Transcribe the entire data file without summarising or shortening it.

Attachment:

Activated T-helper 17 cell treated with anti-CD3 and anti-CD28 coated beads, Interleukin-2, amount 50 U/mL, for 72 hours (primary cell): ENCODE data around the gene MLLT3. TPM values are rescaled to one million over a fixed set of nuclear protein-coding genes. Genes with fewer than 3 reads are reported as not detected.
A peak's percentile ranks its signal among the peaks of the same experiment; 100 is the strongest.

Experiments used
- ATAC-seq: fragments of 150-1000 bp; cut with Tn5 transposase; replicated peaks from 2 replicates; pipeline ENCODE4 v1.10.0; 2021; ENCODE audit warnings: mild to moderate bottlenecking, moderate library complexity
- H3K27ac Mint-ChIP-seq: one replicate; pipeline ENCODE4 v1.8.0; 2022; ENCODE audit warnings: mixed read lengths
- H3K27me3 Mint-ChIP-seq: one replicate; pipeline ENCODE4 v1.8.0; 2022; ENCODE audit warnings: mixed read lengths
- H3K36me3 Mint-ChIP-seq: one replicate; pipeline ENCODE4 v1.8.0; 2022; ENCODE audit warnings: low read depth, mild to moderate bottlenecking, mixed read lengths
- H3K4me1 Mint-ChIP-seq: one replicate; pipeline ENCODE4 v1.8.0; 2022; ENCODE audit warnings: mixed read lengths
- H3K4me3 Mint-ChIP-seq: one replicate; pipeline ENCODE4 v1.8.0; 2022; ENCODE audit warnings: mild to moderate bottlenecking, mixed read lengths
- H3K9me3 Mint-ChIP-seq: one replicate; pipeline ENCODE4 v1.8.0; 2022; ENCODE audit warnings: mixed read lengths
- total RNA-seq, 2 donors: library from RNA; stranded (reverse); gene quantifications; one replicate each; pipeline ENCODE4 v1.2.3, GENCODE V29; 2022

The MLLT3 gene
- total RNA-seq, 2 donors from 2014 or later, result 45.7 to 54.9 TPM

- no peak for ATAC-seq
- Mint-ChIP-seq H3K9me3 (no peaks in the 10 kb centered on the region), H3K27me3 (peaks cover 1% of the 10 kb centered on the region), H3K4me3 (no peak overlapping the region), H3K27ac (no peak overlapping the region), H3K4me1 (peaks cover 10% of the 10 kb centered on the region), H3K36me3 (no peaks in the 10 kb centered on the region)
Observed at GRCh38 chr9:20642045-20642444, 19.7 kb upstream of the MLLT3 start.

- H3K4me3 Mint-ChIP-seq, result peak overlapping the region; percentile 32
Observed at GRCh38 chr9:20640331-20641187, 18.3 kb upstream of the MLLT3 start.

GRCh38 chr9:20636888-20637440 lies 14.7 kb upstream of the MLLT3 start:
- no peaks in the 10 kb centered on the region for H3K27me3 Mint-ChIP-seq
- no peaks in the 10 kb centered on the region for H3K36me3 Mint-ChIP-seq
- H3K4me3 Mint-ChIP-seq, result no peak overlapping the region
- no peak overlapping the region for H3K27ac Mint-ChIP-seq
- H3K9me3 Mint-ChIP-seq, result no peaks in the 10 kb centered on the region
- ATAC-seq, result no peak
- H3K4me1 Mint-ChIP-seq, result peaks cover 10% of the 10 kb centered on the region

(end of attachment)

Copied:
Activated T-helper 17 cell treated with anti-CD3 and anti-CD28 coated beads, Interleukin-2, amount 50 U/mL, for 72 hours (primary cell): ENCODE data around the gene MLLT3. TPM values are rescaled to one million over a fixed set of nuclear protein-coding genes. Genes with fewer than 3 reads are reported as not detected.
A peak's percentile ranks its signal among the peaks of the same experiment; 100 is the strongest.

Experiments used
- ATAC-seq: fragments of 150-1000 bp; cut with Tn5 transposase; replicated peaks from 2 replicates; pipeline ENCODE4 v1.10.0; 2021; ENCODE audit warnings: mild to moderate bottlenecking, moderate library complexity
- H3K27ac Mint-ChIP-seq: one replicate; pipeline ENCODE4 v1.8.0; 2022; ENCODE audit warnings: mixed read lengths
- H3K27me3 Mint-ChIP-seq: one replicate; pipeline ENCODE4 v1.8.0; 2022; ENCODE audit warnings: mixed read lengths
- H3K36me3 Mint-ChIP-seq: one replicate; pipeline ENCODE4 v1.8.0; 2022; ENCODE audit warnings: low read depth, mild to moderate bottlenecking, mixed read lengths
- H3K4me1 Mint-ChIP-seq: one replicate; pipeline ENCODE4 v1.8.0; 2022; ENCODE audit warnings: mixed read lengths
- H3K4me3 Mint-ChIP-seq: one replicate; pipeline ENCODE4 v1.8.0; 2022; ENCODE audit warnings: mild to moderate bottlenecking, mixed read lengths
- H3K9me3 Mint-ChIP-seq: one replicate; pipeline ENCODE4 v1.8.0; 2022; ENCODE audit warnings: mixed read lengths
- total RNA-seq, 2 donors: library from RNA; stranded (reverse); gene quantifications; one replicate each; pipeline ENCODE4 v1.2.3, GENCODE V29; 2022

The MLLT3 gene
- total RNA-seq, 2 donors from 2014 or later, result 45.7 to 54.9 TPM

- no peak for ATAC-seq
- Mint-ChIP-seq H3K9me3 (no peaks in the 10 kb centered on the region), H3K27me3 (peaks cover 1% of the 10 kb centered on the region), H3K4me3 (no peak overlapping the region), H3K27ac (no peak overlapping the region), H3K4me1 (peaks cover 10% of the 10 kb centered on the region), H3K36me3 (no peaks in the 10 kb centered on the region)
Observed at GRCh38 chr9:20642045-20642444, 19.7 kb upstream of the MLLT3 start.

- H3K4me3 Mint-ChIP-seq, result peak overlapping the region; percentile 32
Observed at GRCh38 chr9:20640331-20641187, 18.3 kb upstream of the MLLT3 start.

GRCh38 chr9:20636888-20637440 lies 14.7 kb upstream of the MLLT3 start:
- no peaks in the 10 kb centered on the region for H3K27me3 Mint-ChIP-seq
- no peaks in the 10 kb centered on the region for H3K36me3 Mint-ChIP-seq
- H3K4me3 Mint-ChIP-seq, result no peak overlapping the region
- no peak overlapping the region for H3K27ac Mint-ChIP-seq
- H3K9me3 Mint-ChIP-seq, result no peaks in the 10 kb centered on the region
- ATAC-seq, result no peak
- H3K4me1 Mint-ChIP-seq, result peaks cover 10% of the 10 kb centered on the region